Creatine as a Treatment Option for Depression in Methamphetamine Using Females
Methamphetamine (MA) is a psychostimulant drug with high abuse potential. MA can be smoked, snorted, injected or ingested orally to produce a release of high levels of dopamine into the brain and reduction of dopamine uptake. Its use results in feelings of pleasure, increased energy, and greater alertness lasting up to 12 hours. In 2010, the National Survey on Drug Use and Health reported that 353,000 Americans aged 12 or older reported being current MA users. Over the past decade MA use rates have fluctuated with current use rates on the decline; however, importantly, even though overall use rates are declining, use rates among males and females are approaching equal proportions. This use rate pattern is unlike other drugs of abuse, which typically demonstrate males using more than females. In some states, more females than males consider MA as their drug of choice. Namely, in a 2010 report in the state of Utah, more females were diagnosed with MA as a primary substance of abuse than males upon admission to treatment.
Depression and MA use are highly comorbid. The relationship between MA use and depression is likely bidirectional, with MA use causing changes in mood and being used as a self-medicating behavior to reduce symptoms of depression. Several studies have shown that depression rates are higher in MA-using females compared to their male counterparts. It is likely that neurobiological and psychosocial mechanisms contribute to increased incidence of depressive symptoms in females.
No clear treatment model exists to suggest how the comorbidity of depression and MA use is best managed. In studies of antidepressants for treatment of MA withdrawal and dependence, findings have suggested that antidepressants are ineffective for treating depressive symptoms.
Creatine is an organic acid occurring naturally in vertebrates, where it takes part in energy homeostasis in tissues with fluctuating energy demands. Exogenous creatine has been shown to increase brain concentrations of PCr. Neuroimaging studies of creatine have shown increased brain phosphocreatine (PCr) content with creatine administration. Therefore, we hypothesize that oral creatine administration will increase PCr levels and reduce depressive symptoms in a sample of depressed female MA users. This hypothesis will be tested by a within subjects design by giving depressed MA using females oral creatine for eight weeks and measuring PCr pre- and post-treatment with magnetic resonance spectroscopy. Moreover, depressive symptoms will be measured by administration of the Hamilton Depression Rating Scale twice weekly during the course of creatine treatment.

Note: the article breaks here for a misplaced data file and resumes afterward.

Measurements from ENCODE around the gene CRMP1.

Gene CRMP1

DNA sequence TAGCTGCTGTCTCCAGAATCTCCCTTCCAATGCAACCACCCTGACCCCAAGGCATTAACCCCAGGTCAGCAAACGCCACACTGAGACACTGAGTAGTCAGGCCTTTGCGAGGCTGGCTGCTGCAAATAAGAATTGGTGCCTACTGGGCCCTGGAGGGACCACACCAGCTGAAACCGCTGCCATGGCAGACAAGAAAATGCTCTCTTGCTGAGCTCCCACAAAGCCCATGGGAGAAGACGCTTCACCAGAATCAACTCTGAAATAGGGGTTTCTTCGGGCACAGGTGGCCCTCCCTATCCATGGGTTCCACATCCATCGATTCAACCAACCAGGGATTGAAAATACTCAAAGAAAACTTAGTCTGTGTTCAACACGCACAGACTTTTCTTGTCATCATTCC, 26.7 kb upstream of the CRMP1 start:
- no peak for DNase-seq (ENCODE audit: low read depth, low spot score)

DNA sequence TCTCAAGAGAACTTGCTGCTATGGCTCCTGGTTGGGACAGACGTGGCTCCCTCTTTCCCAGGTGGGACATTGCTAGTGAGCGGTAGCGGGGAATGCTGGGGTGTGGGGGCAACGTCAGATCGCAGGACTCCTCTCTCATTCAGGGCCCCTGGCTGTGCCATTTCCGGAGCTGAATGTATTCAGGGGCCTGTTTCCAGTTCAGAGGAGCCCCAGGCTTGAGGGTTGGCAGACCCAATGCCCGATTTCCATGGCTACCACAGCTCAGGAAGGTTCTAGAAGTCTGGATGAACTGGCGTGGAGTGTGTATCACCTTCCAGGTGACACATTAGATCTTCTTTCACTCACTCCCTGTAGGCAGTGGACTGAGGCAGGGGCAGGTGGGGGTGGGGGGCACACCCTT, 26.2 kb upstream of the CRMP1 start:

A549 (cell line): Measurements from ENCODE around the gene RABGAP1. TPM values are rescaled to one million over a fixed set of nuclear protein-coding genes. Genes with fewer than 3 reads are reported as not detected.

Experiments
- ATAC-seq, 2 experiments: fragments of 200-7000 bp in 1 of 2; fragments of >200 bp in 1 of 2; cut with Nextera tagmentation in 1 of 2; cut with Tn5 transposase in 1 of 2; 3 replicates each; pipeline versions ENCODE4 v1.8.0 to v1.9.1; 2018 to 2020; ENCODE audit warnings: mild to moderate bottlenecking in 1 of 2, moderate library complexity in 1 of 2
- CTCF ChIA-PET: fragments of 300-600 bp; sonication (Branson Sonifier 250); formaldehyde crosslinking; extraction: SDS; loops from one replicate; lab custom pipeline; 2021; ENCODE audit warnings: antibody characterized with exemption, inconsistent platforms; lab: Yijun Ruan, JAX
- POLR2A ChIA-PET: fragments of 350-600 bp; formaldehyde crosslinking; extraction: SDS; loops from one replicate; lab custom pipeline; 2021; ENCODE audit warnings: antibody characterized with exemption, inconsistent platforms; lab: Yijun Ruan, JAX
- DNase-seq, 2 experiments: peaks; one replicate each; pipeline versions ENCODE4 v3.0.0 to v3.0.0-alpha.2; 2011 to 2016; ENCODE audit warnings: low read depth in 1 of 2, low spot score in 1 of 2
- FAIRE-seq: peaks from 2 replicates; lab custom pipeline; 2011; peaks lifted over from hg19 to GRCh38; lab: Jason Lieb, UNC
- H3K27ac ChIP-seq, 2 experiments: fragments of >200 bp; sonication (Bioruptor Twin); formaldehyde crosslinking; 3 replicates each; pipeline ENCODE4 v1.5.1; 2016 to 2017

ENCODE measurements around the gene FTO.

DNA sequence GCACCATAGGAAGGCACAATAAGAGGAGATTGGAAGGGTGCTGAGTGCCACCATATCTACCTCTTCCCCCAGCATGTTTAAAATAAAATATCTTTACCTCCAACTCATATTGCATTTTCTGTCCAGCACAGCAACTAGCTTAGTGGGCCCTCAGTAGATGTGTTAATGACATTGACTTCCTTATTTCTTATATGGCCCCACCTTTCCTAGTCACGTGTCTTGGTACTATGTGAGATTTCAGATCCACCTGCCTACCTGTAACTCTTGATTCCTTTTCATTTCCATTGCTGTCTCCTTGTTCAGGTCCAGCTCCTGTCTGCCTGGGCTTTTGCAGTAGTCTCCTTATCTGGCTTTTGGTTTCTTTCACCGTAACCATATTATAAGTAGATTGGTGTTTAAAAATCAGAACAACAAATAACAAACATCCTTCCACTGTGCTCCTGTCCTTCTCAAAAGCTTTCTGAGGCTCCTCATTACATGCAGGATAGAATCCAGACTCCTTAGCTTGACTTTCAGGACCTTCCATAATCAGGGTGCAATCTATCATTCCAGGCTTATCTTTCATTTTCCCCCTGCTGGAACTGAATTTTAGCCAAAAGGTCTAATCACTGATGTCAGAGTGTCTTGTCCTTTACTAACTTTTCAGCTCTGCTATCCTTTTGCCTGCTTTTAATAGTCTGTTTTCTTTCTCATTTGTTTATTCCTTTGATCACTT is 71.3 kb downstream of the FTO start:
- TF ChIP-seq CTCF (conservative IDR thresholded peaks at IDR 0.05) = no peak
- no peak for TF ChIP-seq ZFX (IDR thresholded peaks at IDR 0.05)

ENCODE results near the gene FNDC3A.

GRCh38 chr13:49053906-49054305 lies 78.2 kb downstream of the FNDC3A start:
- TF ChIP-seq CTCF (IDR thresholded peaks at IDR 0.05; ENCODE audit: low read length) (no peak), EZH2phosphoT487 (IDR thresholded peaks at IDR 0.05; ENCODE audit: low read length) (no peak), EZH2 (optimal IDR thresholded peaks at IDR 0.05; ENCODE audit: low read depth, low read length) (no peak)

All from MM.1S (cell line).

Drug: Creatine monohydrate
|Study Design:||Endpoint Classification: Safety/Efficacy Study
Intervention Model: Single Group Assignment
Masking: Open Label
Primary Purpose: Treatment
|Official Title:||Creatine as a Treatment Option for Depression in Methamphetamine Using Females|
- Depression rating scores [ Time Frame: Over the course of eight weeks. Depression rating scores will be measured weekly for eight weeks for each subject enrolled. ] [ Designated as safety issue: No ]Eight weeks of oral creatine supplementation will result in improvements in depression rating scores in female methamphetamine users.
|Study Start Date:||January 2013|
|Estimated Study Completion Date:||February 2015|
|Estimated Primary Completion Date:||December 2014 (Final data collection date for primary outcome measure)|
Experimental: Creatine monohydrate
Thirty female depressed methamphetamine users will receive 5 grams of creatine monohydrate daily for eight weeks.
Drug: Creatine monohydrate
Five grams of creatine monohydrate will be administered for eight weeks.
Please refer to this study by its ClinicalTrials.gov identifier: NCT01514630
|Contact: Tracy Hellem, RNfirstname.lastname@example.org|
|United States, Utah|
|The Brain Institute of the University of Utah||Recruiting|
|Salt Lake City, Utah, United States, 84108|
|Contact: Tracy Hellem, RN 801-587-1456 email@example.com|
|Principal Investigator:||Tracy Hellem, RN||The College of Nursing & Brain Institute, University of Utah|
|Study Director:||Perry Renshaw, MD, PhD, MBA||Department of Psychiatry, University of Utah|